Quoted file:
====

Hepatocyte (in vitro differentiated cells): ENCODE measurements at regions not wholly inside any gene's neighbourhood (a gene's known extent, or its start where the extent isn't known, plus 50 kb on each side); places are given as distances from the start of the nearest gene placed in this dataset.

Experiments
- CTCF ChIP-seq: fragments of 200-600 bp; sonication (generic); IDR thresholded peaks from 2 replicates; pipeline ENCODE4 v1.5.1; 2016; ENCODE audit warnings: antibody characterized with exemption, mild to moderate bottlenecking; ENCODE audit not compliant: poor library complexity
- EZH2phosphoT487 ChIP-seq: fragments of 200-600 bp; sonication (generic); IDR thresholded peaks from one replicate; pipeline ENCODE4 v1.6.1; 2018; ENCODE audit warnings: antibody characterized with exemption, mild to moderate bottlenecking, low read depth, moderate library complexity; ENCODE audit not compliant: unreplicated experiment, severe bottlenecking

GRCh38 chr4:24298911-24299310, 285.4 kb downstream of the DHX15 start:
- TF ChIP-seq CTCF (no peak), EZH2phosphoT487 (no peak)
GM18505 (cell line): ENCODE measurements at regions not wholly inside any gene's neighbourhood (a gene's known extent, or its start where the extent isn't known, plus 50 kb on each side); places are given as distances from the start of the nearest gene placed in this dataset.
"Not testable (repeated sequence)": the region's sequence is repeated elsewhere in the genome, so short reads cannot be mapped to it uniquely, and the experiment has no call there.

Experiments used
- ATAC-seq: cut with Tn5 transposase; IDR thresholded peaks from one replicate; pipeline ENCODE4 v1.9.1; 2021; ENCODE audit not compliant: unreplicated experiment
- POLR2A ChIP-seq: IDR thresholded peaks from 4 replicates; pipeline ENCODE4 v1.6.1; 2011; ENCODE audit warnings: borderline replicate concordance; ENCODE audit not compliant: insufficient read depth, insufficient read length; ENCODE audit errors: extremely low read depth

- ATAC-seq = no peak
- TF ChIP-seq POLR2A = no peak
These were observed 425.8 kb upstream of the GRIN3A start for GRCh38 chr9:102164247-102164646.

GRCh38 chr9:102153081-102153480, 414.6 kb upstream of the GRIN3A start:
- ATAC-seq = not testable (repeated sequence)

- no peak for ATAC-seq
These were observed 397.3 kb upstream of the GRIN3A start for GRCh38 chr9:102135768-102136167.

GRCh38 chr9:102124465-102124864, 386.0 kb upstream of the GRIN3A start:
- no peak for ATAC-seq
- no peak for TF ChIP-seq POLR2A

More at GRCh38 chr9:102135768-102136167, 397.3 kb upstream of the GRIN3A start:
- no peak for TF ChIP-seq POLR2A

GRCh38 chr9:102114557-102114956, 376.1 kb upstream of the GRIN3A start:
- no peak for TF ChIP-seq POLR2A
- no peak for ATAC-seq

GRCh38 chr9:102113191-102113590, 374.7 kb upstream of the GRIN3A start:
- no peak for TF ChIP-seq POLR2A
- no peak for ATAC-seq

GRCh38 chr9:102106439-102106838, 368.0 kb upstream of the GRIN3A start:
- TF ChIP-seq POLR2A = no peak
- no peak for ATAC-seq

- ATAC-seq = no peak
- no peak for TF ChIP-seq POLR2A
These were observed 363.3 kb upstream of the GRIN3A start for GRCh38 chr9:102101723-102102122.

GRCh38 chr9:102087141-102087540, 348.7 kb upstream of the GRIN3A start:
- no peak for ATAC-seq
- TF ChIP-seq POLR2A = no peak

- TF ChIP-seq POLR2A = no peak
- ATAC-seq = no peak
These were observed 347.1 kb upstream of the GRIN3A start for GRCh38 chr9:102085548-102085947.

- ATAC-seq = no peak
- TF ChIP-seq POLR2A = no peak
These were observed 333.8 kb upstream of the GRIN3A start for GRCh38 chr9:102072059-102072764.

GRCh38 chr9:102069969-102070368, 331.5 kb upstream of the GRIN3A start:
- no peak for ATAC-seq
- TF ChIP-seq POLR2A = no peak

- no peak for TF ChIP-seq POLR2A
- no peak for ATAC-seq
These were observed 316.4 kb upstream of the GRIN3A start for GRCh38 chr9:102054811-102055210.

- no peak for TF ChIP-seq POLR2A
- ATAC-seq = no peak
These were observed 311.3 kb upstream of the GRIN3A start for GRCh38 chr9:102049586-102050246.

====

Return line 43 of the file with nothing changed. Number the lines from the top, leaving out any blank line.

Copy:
- TF ChIP-seq POLR2A = no peak